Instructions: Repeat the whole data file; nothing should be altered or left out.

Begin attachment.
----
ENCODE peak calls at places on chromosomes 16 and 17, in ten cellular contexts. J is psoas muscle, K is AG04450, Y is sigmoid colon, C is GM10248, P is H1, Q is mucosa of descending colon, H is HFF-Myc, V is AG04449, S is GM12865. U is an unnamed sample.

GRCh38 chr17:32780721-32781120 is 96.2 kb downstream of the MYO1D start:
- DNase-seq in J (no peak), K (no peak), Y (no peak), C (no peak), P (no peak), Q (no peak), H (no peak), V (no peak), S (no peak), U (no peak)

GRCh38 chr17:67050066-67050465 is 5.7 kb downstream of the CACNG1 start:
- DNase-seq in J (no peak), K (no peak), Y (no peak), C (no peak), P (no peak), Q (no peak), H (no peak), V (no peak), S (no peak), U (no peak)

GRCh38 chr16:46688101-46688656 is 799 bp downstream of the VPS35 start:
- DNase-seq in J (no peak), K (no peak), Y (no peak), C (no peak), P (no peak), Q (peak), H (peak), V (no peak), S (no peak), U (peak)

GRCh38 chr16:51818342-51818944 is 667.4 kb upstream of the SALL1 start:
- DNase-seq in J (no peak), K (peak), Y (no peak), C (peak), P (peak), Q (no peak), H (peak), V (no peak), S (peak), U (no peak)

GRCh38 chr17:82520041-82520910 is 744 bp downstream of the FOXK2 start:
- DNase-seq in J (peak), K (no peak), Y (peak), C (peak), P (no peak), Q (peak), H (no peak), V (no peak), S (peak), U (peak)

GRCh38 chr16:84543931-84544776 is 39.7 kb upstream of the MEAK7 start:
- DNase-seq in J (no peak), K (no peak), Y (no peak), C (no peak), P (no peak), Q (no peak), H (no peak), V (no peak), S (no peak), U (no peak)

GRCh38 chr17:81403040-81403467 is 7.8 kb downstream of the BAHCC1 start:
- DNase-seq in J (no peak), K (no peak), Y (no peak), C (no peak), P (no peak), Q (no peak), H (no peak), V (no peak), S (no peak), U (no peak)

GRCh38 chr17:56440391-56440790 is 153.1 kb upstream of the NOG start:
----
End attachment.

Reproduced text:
ENCODE peak calls at places on chromosomes 16 and 17, in ten cellular contexts. J is psoas muscle, K is AG04450, Y is sigmoid colon, C is GM10248, P is H1, Q is mucosa of descending colon, H is HFF-Myc, V is AG04449, S is GM12865. U is an unnamed sample.

GRCh38 chr17:32780721-32781120 is 96.2 kb downstream of the MYO1D start:
- DNase-seq in J (no peak), K (no peak), Y (no peak), C (no peak), P (no peak), Q (no peak), H (no peak), V (no peak), S (no peak), U (no peak)

GRCh38 chr17:67050066-67050465 is 5.7 kb downstream of the CACNG1 start:
- DNase-seq in J (no peak), K (no peak), Y (no peak), C (no peak), P (no peak), Q (no peak), H (no peak), V (no peak), S (no peak), U (no peak)

GRCh38 chr16:46688101-46688656 is 799 bp downstream of the VPS35 start:
- DNase-seq in J (no peak), K (no peak), Y (no peak), C (no peak), P (no peak), Q (peak), H (peak), V (no peak), S (no peak), U (peak)

GRCh38 chr16:51818342-51818944 is 667.4 kb upstream of the SALL1 start:
- DNase-seq in J (no peak), K (peak), Y (no peak), C (peak), P (peak), Q (no peak), H (peak), V (no peak), S (peak), U (no peak)

GRCh38 chr17:82520041-82520910 is 744 bp downstream of the FOXK2 start:
- DNase-seq in J (peak), K (no peak), Y (peak), C (peak), P (no peak), Q (peak), H (no peak), V (no peak), S (peak), U (peak)

GRCh38 chr16:84543931-84544776 is 39.7 kb upstream of the MEAK7 start:
- DNase-seq in J (no peak), K (no peak), Y (no peak), C (no peak), P (no peak), Q (no peak), H (no peak), V (no peak), S (no peak), U (no peak)

GRCh38 chr17:81403040-81403467 is 7.8 kb downstream of the BAHCC1 start:
- DNase-seq in J (no peak), K (no peak), Y (no peak), C (no peak), P (no peak), Q (no peak), H (no peak), V (no peak), S (no peak), U (no peak)

GRCh38 chr17:56440391-56440790 is 153.1 kb upstream of the NOG start: